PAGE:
The prediction 1.1 is based on the conjecture that the BDI negatively discriminates inexperienced interviewees, as suggested by some authors (Di Milia & Gorodecki, 1997; Latham, 1989; Latham & Saari, 1984; Pulakos & Schmitt, 1995). I have checked this hypothesis by comparing the average scores of both groups of interviewees. Furthermore, the underestimation of the responses of the inexperienced interviewees can also indicate that interviewers (raters) have difficulty to assess interviewees' past-behavioral responses applied to non-job-related situations. As the result, it can be deduced that the interrater agreement will decrease, as it is stated in prediction 12.

H2. The interviewee's gender does not affect either the individual score or interrater reliability of the BDI.

2.1. There will be no significant differences between men and women interviewee groups when considering their score.

2.2. There will be no significant differences between men and women when considering the interrater reliability of the BDI.

The prediction 2.1 was based on the studies founding that BDI is a valid predictor of job performance for a range of jobs (Huffcutt et al., 2001; Krajewski et al., 2006; Pulakos & Schmitt, 1995; Taylor & Small, 2002). I assume that this interview modality, that was proved to have high psychometric properties, cannot exhibit gender-discriminatory effects that hitherto would not have been discovered.

The prediction 2.2 continues arguments raised in the prediction 2.1. The comparable average scores received by the interviewees of both genders would suggest that the raters agree to the same extent when rating male and female interviewees and the differences between interrater reliability coefficients of interviews with men and women will not be statistically significant.




Interviewees. Six men and six women were assessed using a BDI interview developed to recruit waiters and waitresses. In each group, half of the members had previous job experience and the other half had none. Their ages varied from 21 to 43 years old. Eight of them were Spanish and four came from other countries (two were members of the experienced group and remaining two of the inexperienced one). The interviewees were not participating in a real selection process as this sample was created for this study only, and all experienced interviewees were already employed as waiting stuff.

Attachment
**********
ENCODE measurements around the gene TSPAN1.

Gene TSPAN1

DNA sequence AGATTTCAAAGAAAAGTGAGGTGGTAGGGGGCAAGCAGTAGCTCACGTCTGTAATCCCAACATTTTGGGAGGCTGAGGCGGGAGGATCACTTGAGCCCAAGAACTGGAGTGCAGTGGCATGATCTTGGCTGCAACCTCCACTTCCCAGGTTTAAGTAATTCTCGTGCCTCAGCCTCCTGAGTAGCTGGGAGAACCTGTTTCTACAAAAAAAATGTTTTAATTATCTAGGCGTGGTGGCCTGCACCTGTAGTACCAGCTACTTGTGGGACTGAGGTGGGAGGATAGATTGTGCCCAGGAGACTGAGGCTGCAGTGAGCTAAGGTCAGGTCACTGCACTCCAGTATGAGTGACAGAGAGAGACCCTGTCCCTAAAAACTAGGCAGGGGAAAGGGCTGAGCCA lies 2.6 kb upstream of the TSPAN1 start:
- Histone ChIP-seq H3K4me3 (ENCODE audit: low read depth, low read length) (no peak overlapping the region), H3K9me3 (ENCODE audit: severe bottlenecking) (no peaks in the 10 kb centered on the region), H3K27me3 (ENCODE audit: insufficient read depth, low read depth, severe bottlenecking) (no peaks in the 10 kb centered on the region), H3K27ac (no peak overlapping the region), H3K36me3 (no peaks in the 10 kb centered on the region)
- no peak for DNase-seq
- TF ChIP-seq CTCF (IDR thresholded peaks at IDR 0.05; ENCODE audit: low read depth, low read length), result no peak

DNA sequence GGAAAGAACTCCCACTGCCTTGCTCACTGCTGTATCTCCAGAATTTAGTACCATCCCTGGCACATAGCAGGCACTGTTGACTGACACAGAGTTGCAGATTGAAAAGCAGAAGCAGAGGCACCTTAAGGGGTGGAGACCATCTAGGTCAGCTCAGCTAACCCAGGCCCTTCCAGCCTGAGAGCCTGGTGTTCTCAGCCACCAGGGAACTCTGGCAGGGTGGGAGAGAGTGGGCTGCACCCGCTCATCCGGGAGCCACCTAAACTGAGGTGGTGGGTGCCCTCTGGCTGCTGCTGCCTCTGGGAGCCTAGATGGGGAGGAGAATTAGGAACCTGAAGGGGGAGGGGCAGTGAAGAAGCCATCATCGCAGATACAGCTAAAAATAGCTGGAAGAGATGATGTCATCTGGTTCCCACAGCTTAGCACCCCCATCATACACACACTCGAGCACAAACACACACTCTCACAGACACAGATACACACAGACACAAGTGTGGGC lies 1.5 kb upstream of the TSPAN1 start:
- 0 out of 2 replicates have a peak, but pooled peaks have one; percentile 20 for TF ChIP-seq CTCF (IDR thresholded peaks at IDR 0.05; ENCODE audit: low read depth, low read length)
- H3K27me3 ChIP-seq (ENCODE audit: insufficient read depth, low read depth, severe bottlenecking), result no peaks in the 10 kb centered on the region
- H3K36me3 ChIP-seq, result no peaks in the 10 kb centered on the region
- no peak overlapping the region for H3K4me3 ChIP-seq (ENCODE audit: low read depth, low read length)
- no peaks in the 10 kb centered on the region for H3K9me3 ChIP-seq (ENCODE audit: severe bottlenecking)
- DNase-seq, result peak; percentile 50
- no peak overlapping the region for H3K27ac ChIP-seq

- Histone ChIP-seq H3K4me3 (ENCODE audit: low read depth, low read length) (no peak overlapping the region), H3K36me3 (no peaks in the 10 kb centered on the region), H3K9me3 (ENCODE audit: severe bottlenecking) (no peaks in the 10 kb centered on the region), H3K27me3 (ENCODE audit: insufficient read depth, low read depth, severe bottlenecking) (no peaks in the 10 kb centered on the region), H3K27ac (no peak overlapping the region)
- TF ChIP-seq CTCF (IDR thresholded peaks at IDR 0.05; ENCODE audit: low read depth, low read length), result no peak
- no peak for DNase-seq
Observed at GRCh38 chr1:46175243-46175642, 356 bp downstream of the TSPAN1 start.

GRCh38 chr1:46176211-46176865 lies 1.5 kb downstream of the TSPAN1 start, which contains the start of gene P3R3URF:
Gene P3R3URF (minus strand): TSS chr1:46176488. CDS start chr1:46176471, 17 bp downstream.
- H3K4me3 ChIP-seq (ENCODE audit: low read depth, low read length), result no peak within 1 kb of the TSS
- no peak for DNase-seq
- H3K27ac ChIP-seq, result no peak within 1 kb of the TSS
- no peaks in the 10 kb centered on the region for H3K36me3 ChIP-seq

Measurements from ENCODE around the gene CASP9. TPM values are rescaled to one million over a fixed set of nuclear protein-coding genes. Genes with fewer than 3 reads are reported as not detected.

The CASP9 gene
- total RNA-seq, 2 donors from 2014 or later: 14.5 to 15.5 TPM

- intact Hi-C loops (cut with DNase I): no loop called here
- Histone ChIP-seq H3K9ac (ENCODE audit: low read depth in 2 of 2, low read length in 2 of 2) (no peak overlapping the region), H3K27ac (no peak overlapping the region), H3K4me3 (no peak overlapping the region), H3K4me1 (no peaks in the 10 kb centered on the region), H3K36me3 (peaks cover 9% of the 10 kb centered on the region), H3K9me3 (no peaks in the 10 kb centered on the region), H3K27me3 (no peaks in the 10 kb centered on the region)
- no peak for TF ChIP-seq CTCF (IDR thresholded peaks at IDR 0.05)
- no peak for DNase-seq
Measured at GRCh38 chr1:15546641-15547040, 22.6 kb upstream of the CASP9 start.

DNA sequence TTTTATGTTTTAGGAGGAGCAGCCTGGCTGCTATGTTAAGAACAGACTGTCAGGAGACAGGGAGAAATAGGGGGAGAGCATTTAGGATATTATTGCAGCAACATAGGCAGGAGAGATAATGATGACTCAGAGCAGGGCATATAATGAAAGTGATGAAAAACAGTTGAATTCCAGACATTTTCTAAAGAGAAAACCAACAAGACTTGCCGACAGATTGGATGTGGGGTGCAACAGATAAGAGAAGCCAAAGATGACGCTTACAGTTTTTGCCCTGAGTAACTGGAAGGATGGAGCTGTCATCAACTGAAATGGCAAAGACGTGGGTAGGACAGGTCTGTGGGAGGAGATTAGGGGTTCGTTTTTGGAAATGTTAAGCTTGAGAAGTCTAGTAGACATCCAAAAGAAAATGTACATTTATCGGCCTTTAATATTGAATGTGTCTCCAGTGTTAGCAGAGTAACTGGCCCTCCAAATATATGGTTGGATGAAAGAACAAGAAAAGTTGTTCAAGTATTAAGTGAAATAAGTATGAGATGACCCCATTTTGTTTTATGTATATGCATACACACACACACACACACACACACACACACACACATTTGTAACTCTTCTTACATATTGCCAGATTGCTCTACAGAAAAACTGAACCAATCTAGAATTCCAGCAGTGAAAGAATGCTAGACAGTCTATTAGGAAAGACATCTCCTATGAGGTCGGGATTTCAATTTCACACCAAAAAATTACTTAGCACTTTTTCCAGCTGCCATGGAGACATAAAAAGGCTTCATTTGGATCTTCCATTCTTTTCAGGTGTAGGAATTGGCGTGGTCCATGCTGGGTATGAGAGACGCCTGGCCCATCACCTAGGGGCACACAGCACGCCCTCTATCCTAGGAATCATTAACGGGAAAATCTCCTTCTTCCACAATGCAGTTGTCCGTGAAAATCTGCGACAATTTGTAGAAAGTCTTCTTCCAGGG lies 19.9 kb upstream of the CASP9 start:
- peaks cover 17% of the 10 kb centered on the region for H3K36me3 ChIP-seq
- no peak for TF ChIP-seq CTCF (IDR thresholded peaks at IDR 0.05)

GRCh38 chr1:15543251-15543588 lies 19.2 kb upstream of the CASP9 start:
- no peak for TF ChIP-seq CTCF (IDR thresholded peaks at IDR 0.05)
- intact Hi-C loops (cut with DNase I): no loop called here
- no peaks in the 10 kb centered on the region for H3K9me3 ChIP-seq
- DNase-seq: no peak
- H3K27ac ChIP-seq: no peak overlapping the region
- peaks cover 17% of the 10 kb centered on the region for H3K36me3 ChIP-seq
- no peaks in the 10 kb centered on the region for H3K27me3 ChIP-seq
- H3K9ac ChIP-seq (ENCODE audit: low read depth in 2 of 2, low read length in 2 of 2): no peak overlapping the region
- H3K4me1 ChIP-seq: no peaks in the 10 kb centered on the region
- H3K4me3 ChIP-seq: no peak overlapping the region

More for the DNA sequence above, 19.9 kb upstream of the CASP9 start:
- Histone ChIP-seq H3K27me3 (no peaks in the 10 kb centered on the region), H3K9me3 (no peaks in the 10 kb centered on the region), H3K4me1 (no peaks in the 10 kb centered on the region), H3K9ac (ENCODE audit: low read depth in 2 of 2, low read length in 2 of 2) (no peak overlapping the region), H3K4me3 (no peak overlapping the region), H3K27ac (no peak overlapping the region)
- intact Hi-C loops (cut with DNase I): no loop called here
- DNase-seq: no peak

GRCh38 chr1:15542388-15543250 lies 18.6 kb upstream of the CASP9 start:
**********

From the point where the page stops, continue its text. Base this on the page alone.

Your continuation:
Raters. Three men and nine women formally trained but with no previous experience in the evaluation of interviewees using the BDI, all of them Spanish.


Instrument. In order to test the stated hypotheses, a BDI for waiting stuff was developed according to the rules indicated by Janz (1977, 1982, 1989) and following some modifications proposed by Moscoso and Salgado (2001). The interview was based on a total amount of 137 critical incidents, characteristic of the job of waiter/waitress and collected from incumbents, supervisors, and clients of the restaurant business. The complete version of this interview contained 14 questions referring to 10 general aspects of waiting staff duties. In the later part of the experiment a shortened version of the original interview was developed with the objective to be applied in the study of interrater reliability. The final version of the instrument contained 10 questions for the experienced interviewees and nine for the inexperienced ones, and these questions reflected seven dimensions: politeness, stress resistance, responsibility, attentiveness at work, work knowledge, companionship, and discretion. Afterwards, the content validity of the instrument was examined using the Content Evaluation Panel method proposed by Lawshe (1975, see also Choragwicka & Moscoso, 2007).

Interviews. Twelve interviews were carried out by the same interviewer and a digital voice recorder was used. By these means, the voice of the interviewee could be heard but his or her physical appearance could not be seen. This was done to avoid bias based on physical attractiveness and to ensure that only the responses to the interviewer's questions would be taken into account.

Rating. Once all interviews were recorded, a panel of 12 raters was created. Raters were informed about the SBI characteristics, the different SBI's types and about the particularities of the BDI modality. The training session also consisted of information about how the interview questions were developed and how they are related to the waiter occupation. Raters were also trained on the evaluation technique, i.e. how to filter useful information and use behavioral anchored rating scales (BARS). They also received a manual containing specific interview instructions, both interview versions (for experienced and inexperienced interviewees), descriptions of the dimensions with five-point BARS for each question, and a standardized questionnaire for each interviewee.